Julian von Oheimb is the German master of Milwaukee metal. He’s been on the podium at the AMD World Championship an incredible three times—with one win and two runner-up places. And that’s in the ferociously competitive Modified Harley-Davidson class.
Last year, Julian decided he needed a showpiece build for his shop, One Way Machine. So he pulled out all the stops with this industrial-looking Softail, which he’s nicknamed Iron Riot.
Julian is a perfectionist, and even the donor bike had to be perfect. He put the word out to his contacts in the USA, and three months later struck gold. Hiding in a hot rod shop was a 2001-model carbureted Harley Softail Standard, in perfect condition, with just 1,400 miles on the clock.
He bought it and had it shipped across the Atlantic to his workshop in Staufenberg, about an hour’s ride north of Frankfurt.
Straight away, Julian took the rigid mount, 1450cc Twin Cam motor out of the FXST frame, and dismantled the bike for a thorough inspection. The next step was to clean up the engine, transmission and oil tank.
He’s kept the Softail’s original CV carburetor, but it looks even shinier than when it left the factory. The engine internals were in immaculate condition, so the powerplant has just been treated to a new air cleaner and rocker boxes, plus a new points cover. The breathing is revolutionized though, with a simple and elegant exhaust system.
It was time to work on the concept, and while rummaging through his storage, Julian found an old DKW tank from the 1930s. After substantial reshaping and re-tunneling, it slotted into place—and gives this Softail a whole new aesthetic. Julian then made a new gas cap out of an old automobile hood ornament that, believe it or not, was spotted on eBay.
The forks are from a 2004-model Sportster, fitted with custom shrouds, and were a straight slot-in fit. New steering stops prevent the LSL clip-on bars from hitting the fuel tank.
The one-off seat was built to order in the US, and the rear fender is an aftermarket part—which Julian remodeled and installed using handmade brackets. He also fabricated the battery cover, out of a single sheet of metal plate.
The heavy-duty engineering is in the perimeter brake setup, which adds to the industrial feel of the Softail and keeps the wheels looking open. Aside from a smattering of Beringer parts, it’s Julian’s own work—along with the chain drive conversion.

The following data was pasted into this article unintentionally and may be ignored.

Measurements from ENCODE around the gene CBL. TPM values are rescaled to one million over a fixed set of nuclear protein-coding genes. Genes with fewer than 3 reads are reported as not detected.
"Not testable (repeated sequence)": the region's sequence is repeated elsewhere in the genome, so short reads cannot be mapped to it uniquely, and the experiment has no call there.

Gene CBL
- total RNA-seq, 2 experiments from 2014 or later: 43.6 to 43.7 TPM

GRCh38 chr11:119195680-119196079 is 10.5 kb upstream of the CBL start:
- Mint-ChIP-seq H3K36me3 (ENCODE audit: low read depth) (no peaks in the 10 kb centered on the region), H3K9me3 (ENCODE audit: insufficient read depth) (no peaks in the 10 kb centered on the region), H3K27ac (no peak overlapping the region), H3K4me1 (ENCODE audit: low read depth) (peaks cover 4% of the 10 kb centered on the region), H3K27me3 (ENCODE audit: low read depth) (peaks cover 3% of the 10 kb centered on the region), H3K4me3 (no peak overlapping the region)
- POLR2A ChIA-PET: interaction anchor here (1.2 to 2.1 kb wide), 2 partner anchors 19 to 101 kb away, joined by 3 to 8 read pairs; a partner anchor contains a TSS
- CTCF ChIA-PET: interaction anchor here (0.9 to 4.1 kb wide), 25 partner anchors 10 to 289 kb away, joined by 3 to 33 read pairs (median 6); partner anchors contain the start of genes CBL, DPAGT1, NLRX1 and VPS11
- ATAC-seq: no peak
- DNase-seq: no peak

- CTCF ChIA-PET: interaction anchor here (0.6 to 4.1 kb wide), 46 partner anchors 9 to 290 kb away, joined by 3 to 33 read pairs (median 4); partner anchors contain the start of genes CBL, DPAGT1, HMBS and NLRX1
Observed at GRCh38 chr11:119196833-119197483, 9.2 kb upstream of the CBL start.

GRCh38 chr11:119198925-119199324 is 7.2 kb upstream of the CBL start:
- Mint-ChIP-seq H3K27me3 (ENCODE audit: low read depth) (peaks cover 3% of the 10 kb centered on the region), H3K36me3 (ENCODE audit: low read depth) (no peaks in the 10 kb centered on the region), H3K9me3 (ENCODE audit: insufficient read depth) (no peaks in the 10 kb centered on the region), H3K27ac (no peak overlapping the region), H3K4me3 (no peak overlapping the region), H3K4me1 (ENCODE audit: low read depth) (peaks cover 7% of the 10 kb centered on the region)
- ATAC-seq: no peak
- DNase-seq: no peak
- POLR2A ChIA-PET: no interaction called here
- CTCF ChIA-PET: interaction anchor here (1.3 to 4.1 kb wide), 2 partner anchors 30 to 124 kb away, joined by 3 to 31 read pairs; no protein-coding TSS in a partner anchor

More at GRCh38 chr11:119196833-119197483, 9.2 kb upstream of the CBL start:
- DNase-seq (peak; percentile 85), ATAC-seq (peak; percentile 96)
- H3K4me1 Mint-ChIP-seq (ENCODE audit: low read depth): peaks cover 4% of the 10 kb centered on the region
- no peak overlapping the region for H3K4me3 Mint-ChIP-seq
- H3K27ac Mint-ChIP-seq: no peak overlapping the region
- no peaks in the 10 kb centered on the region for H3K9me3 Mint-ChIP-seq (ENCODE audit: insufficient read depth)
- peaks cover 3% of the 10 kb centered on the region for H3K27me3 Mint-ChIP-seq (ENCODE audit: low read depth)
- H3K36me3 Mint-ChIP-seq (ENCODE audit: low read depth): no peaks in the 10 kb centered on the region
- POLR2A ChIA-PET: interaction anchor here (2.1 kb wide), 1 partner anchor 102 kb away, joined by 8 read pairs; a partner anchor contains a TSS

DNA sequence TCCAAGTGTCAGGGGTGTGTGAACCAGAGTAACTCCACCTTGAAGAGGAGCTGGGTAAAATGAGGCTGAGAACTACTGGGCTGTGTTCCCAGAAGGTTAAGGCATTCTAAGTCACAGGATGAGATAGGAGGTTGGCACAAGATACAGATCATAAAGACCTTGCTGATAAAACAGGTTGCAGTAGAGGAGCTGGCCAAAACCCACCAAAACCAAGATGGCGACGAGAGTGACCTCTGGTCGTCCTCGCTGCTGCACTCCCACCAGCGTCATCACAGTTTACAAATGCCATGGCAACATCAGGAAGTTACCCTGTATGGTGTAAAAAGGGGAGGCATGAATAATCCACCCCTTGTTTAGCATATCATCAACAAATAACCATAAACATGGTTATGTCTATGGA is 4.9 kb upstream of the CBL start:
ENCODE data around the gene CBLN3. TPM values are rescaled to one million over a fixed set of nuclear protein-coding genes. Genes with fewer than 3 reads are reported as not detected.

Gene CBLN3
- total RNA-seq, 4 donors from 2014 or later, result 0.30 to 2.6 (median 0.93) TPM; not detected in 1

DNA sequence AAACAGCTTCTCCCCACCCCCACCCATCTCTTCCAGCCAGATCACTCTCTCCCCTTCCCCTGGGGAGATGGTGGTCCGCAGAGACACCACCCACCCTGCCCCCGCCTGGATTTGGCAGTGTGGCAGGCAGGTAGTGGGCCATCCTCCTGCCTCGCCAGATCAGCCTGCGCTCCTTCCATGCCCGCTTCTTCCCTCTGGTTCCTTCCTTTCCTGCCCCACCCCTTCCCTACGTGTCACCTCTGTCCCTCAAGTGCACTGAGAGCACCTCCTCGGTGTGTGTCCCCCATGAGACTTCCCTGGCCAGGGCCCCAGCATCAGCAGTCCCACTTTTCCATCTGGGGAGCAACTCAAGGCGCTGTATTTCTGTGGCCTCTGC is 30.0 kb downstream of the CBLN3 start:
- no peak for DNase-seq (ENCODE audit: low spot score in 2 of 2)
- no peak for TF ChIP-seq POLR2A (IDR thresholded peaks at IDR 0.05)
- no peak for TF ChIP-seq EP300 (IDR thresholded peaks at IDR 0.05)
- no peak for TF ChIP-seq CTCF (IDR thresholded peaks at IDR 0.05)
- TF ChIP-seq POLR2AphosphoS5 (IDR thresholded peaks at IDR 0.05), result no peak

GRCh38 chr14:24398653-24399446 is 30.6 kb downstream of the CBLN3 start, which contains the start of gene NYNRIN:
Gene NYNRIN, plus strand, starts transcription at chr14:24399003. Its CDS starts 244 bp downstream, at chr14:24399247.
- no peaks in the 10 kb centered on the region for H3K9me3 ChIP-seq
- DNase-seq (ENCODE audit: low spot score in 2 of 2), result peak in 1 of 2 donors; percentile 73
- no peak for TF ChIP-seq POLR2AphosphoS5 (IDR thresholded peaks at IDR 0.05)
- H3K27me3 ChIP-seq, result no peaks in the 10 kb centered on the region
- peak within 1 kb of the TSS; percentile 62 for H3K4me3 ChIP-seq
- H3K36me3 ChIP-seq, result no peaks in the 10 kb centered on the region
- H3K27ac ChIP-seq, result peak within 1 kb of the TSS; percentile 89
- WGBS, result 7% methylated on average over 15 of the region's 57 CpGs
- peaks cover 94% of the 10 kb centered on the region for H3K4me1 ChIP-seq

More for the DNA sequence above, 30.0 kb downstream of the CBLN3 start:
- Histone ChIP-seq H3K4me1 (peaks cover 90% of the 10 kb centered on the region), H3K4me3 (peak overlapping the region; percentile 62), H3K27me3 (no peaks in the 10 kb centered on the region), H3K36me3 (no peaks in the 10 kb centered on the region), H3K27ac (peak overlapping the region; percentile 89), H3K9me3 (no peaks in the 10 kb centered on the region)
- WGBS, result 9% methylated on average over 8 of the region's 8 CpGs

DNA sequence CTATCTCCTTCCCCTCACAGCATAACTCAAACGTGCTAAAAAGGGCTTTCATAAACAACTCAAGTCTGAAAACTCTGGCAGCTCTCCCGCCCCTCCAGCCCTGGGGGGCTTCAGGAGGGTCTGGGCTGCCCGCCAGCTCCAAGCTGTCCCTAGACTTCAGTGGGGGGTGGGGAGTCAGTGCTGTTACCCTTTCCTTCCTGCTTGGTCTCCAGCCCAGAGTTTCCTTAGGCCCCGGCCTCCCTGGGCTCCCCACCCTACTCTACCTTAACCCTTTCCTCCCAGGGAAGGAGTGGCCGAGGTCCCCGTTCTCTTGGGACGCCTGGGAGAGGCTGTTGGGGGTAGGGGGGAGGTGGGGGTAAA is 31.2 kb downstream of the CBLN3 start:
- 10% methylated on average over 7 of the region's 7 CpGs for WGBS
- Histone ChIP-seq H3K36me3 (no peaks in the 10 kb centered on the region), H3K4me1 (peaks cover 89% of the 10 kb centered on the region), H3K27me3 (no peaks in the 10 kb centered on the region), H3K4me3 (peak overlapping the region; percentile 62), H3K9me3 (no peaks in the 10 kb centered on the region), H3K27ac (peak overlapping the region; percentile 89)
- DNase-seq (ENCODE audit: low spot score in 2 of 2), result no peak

Lowbrow Customs supplied the wheel hubs, TTS the spokes, and eagle-eyed readers will suss out the rubber as Avon at the back and Firestone at the front. (Note: after the shoot, more road-friendly tires were installed.)
The pegs and grips are from Rough Crafts: Julian and Rough Crafts’ Winston Yeh are like-minded men on a similar mission, and Yeh is an official sponsor of One Way Machine.
The finish on Iron Riot looks raw, but it’s actually paint applied by regular collaborator
Cocobreezé of Frankfurt. We pressed Julian to reveal what the process was, but without luck. “I can’t say anything about that—it’s the painters secret!”
“Compared to my earlier bikes, I spent a lot more time and money on the details here—the perimeter brakes, the chain drive, and so on. Cost efficiency took a back seat and no compromises were made.”
Anyone who is familiar with Harley-based show bikes will know that restraint and good taste are often abandoned in the pursuit of prizes. But there’s a more subtle and timeless style going on here, and the AMD Championship judges agreed: Julian was once again on the podium, with a silver trophy.
Frankly, we’d have awarded Iron Riot the First Prize. But the Softail has since cleaned up in all the big German custom shows over the past few months, and picked up the prestigious Editor’s Choice award at the Custombike magazine show too.
If there’s any question mark remaining, it’s around that obscure hood ornament on the gas cap. Julian is stumped, and so are we. If anyone can identify it, please let us know.